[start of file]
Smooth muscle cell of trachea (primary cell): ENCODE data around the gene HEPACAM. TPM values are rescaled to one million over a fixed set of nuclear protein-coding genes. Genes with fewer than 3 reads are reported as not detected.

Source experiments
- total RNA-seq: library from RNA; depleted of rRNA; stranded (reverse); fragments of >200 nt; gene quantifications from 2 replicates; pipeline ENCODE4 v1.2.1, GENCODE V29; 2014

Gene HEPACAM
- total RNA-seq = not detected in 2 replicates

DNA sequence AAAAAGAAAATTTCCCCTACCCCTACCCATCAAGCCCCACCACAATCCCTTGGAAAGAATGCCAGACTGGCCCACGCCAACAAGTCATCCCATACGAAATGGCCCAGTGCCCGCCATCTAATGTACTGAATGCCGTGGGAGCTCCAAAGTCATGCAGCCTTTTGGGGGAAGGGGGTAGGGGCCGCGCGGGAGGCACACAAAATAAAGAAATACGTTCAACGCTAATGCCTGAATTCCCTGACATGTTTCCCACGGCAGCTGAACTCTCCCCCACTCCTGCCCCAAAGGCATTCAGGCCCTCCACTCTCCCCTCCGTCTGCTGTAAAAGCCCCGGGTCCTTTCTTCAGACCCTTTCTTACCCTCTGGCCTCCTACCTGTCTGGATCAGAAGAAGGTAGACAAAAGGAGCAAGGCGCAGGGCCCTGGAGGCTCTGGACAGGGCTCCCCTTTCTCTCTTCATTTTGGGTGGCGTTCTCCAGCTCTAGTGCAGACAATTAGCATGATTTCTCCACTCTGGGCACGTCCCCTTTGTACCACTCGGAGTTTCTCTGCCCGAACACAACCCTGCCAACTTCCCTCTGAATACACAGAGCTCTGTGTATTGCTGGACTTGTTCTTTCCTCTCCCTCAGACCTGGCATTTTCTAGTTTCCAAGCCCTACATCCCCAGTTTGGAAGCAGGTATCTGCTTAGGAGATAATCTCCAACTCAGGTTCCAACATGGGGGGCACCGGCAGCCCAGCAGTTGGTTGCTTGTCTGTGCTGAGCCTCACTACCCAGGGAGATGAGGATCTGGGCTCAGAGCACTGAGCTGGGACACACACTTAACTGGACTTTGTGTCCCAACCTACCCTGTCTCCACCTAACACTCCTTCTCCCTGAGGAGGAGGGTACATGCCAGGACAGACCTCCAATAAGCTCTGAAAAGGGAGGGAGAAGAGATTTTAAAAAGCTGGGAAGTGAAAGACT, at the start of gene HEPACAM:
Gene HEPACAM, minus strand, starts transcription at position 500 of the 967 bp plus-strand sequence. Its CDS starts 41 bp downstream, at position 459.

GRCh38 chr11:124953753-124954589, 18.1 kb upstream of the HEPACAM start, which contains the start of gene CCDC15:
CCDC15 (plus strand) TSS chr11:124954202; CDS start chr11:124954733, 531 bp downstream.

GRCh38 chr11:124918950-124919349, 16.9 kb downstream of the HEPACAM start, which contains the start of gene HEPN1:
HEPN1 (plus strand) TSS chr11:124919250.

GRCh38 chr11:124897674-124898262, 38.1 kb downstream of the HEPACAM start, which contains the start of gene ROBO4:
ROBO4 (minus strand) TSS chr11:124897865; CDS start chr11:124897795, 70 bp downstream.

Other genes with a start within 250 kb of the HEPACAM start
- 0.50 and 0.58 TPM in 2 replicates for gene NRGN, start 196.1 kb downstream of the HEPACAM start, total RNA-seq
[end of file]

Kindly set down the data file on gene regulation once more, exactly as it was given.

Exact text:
Smooth muscle cell of trachea (primary cell): ENCODE data around the gene HEPACAM. TPM values are rescaled to one million over a fixed set of nuclear protein-coding genes. Genes with fewer than 3 reads are reported as not detected.

Source experiments
- total RNA-seq: library from RNA; depleted of rRNA; stranded (reverse); fragments of >200 nt; gene quantifications from 2 replicates; pipeline ENCODE4 v1.2.1, GENCODE V29; 2014

Gene HEPACAM
- total RNA-seq = not detected in 2 replicates

DNA sequence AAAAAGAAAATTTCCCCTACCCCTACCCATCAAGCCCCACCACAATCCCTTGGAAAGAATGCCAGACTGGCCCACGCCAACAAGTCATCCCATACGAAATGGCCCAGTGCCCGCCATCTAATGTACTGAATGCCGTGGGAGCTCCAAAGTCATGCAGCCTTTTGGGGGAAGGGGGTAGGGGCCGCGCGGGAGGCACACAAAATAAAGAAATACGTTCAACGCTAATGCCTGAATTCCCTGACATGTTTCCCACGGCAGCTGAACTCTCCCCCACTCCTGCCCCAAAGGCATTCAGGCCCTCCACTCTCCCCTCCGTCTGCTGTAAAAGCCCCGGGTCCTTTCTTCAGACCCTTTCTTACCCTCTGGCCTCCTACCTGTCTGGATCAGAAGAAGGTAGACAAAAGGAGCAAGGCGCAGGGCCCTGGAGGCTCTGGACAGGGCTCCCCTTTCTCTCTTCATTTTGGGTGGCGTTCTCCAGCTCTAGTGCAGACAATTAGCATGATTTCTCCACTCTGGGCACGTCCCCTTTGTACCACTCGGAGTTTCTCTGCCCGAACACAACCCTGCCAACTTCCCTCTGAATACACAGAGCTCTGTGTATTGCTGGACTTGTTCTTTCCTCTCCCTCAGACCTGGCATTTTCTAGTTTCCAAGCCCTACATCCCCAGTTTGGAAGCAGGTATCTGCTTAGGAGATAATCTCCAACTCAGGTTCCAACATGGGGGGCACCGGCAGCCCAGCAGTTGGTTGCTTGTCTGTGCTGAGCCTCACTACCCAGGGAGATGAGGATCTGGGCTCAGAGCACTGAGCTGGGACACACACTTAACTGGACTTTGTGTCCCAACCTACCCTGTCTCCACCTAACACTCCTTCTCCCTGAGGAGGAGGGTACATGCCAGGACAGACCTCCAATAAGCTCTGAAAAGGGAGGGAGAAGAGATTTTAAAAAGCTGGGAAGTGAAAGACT, at the start of gene HEPACAM:
Gene HEPACAM, minus strand, starts transcription at position 500 of the 967 bp plus-strand sequence. Its CDS starts 41 bp downstream, at position 459.

GRCh38 chr11:124953753-124954589, 18.1 kb upstream of the HEPACAM start, which contains the start of gene CCDC15:
CCDC15 (plus strand) TSS chr11:124954202; CDS start chr11:124954733, 531 bp downstream.

GRCh38 chr11:124918950-124919349, 16.9 kb downstream of the HEPACAM start, which contains the start of gene HEPN1:
HEPN1 (plus strand) TSS chr11:124919250.

GRCh38 chr11:124897674-124898262, 38.1 kb downstream of the HEPACAM start, which contains the start of gene ROBO4:
ROBO4 (minus strand) TSS chr11:124897865; CDS start chr11:124897795, 70 bp downstream.

Other genes with a start within 250 kb of the HEPACAM start
- 0.50 and 0.58 TPM in 2 replicates for gene NRGN, start 196.1 kb downstream of the HEPACAM start, total RNA-seq